NMU Students Choose Kia Richmond as Faculty Speaker for December 6 Commencement
Northern Michigan University English Professor Kia Jane Richmond is the student-selected faculty speaker for the Dec. 6 virtual commencement celebration honoring all 2020 graduates. She was chosen through a nomination process overseen by ASNMU, the student government organization.
Richmond is in her 20th year as an NMU faculty member and said she could not imagine a better way to mark the milestone. She also directs the English education program and supervises student teachers in Michigan and Wisconsin. She said her approach to teaching is grounded in Carl Rogers’ principles of communication in helping relationships: congruence, unconditional positive regard and empathic understanding.
“According to Rogers, we are always in the process of becoming, and with the assistance of a helping relationship, we can successfully become who we can be,” she said. “My goal in teaching every class is to develop positive relationships with students to help them in their processes of becoming.
“I try to emphasize care before content, which I hope has been evident to students in my classes in English education, young adult literature and the humanities. In addition, I believe that we need joy to balance out the serious subjects of study we take up in the English classroom. Therefore, I make sure each class session includes an opportunity for us to laugh together while learning about literature, writing or how to teach English language arts.”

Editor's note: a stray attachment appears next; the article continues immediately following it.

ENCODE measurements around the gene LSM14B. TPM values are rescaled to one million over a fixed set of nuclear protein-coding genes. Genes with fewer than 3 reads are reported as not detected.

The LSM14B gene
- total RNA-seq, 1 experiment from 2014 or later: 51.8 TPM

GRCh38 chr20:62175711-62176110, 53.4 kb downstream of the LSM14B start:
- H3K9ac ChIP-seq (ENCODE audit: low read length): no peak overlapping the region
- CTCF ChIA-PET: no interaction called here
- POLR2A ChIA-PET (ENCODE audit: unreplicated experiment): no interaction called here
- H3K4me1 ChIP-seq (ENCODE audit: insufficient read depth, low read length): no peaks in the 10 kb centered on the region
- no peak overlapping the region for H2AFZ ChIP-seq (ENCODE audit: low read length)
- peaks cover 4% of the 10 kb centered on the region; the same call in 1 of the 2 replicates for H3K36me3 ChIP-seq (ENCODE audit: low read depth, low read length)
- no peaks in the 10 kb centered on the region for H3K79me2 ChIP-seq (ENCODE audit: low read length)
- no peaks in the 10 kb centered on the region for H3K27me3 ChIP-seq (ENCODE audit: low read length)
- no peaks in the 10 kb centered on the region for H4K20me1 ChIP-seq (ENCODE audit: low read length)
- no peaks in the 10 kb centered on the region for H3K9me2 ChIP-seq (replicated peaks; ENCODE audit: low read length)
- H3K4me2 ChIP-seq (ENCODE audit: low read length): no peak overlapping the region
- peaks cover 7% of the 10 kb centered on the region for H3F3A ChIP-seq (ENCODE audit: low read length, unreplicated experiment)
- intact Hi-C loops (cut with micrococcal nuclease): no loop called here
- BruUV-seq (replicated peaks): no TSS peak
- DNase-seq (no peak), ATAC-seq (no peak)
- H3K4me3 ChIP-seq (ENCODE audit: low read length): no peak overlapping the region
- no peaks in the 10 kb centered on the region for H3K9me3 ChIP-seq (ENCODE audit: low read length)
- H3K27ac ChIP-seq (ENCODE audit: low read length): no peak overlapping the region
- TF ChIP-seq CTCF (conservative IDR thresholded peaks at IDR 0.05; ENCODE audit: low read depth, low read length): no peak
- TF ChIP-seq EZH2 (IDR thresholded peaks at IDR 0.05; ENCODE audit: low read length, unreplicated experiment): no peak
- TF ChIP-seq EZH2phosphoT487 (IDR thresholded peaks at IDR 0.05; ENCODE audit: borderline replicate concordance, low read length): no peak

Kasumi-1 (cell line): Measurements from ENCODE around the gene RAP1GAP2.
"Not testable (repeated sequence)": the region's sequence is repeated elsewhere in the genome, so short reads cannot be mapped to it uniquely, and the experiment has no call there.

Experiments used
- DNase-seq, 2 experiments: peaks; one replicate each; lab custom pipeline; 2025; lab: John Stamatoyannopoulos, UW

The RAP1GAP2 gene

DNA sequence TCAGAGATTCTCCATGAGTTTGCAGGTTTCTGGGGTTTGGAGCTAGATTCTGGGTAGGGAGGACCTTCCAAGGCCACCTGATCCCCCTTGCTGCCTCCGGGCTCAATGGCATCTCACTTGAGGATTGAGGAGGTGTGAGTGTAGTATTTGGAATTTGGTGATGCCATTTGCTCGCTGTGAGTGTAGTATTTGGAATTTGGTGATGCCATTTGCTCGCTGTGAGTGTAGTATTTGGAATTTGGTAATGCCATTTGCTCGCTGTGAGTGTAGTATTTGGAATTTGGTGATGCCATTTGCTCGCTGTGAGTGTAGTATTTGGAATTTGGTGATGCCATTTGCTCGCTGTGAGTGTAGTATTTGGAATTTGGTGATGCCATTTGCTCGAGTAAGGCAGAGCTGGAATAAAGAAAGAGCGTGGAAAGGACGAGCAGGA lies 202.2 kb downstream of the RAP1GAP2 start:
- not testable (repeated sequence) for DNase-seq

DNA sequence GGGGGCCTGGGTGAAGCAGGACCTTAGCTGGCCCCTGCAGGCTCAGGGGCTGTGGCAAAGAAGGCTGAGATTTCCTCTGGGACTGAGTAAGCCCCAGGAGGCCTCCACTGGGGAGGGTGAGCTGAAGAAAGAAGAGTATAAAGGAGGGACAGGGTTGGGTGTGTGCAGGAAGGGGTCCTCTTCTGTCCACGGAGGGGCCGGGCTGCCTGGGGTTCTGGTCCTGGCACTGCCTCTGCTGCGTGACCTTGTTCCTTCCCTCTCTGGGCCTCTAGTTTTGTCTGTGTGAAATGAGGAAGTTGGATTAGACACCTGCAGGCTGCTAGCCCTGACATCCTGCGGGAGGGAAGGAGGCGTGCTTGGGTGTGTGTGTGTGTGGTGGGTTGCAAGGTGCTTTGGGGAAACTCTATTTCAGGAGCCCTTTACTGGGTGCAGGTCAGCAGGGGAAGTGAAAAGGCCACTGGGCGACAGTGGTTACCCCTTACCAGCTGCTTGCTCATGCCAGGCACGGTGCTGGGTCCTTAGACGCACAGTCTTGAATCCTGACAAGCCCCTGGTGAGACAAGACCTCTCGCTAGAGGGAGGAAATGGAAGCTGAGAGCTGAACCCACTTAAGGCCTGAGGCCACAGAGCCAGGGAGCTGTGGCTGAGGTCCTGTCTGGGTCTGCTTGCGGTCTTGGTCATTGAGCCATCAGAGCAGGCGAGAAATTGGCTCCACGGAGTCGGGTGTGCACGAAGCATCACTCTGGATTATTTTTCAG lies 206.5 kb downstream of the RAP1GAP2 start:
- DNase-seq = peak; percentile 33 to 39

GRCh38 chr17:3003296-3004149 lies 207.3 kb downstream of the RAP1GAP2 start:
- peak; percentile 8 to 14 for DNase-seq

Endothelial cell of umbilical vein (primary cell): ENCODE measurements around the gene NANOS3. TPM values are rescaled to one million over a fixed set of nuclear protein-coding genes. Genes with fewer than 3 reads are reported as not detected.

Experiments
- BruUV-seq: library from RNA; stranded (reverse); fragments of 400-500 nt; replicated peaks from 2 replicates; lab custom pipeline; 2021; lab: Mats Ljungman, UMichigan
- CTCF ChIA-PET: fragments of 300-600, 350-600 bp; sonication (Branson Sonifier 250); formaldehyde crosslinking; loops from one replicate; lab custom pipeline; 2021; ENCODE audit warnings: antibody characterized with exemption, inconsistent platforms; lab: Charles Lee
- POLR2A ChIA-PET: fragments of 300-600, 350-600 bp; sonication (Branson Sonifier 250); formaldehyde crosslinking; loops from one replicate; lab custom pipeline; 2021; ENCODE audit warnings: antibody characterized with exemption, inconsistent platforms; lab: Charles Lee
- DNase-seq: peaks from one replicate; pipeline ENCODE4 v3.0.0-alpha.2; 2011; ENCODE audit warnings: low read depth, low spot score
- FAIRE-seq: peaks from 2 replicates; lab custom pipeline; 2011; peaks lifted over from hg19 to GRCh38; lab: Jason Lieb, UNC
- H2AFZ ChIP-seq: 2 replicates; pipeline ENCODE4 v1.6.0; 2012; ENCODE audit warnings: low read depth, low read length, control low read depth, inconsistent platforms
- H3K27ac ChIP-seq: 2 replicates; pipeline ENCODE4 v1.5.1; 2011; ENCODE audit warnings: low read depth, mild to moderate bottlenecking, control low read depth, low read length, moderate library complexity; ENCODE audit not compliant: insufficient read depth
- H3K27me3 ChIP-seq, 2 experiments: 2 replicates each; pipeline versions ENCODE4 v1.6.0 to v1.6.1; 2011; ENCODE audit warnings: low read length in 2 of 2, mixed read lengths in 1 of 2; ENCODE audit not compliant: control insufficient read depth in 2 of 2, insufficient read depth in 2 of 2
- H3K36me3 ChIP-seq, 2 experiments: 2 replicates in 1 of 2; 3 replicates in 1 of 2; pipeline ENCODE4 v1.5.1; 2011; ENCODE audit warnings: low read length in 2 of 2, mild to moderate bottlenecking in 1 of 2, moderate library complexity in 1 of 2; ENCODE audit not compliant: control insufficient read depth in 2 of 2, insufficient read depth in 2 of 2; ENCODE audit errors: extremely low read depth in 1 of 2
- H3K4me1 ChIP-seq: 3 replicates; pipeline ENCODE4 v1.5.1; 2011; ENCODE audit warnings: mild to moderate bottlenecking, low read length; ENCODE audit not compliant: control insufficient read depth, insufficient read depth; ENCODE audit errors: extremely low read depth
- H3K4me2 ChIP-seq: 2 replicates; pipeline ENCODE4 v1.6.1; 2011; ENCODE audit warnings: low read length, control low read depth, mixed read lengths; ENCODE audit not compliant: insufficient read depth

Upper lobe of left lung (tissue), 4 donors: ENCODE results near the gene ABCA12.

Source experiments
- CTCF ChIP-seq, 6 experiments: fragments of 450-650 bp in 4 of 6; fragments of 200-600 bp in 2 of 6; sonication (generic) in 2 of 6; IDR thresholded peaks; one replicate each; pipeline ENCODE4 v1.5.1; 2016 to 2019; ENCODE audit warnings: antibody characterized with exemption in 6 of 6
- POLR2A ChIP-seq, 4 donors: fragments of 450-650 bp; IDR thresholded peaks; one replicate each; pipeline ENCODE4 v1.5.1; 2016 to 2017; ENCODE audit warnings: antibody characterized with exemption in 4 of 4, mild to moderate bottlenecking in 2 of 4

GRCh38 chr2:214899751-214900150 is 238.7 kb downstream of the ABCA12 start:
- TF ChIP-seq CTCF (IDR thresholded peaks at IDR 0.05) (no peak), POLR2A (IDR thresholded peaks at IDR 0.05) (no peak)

In 2019, Richmond published Mental Illness in Young Adult Literature: Exploring Real Struggles through Fictional Characters. The book analyzed the genre’s portrayals of real struggles such as anxiety, depression, schizophrenia and obsessive-compulsive disorder since 2000.
“There’s really been a renaissance over the past 15 years in terms of psychological issues being depicted in young adult literature,” she said in a related story. “The portrayals are more authentic now; they’re not exaggerated and don’t follow predictable negative stereotypes. Most of the books I feature show young adults seeking help. Not all of them have happy endings, but they’re realistic. Everyone knows someone with some form of mental illness, so it’s a highly relevant topic that we need to talk about; we can’t pretend that it doesn’t exist.”
In addition to young adult literature, Richmond’s other research interests are teacher-student relationships, psychology and English education pedagogy. Her publications have appeared in numerous journals.
Richmond earned a bachelor’s degree in psychology and English with a writing emphasis from Texas Christian University. She also holds a master’s in English composition and rhetoric from Texas A&M University-Commerce and a doctorate in English studies with a composition and pedagogy emphasis from Illinois State University.
Northern’s virtual celebration will honor all graduates from May, August and December 2020. It will also include messages from President Fritz Erickson, Board Chair Steve Mitchell and student speaker Cecilia Ruiz. The event can be viewed at 3 p.m. Sunday, Dec. 6, at nmu.edu/commencement.
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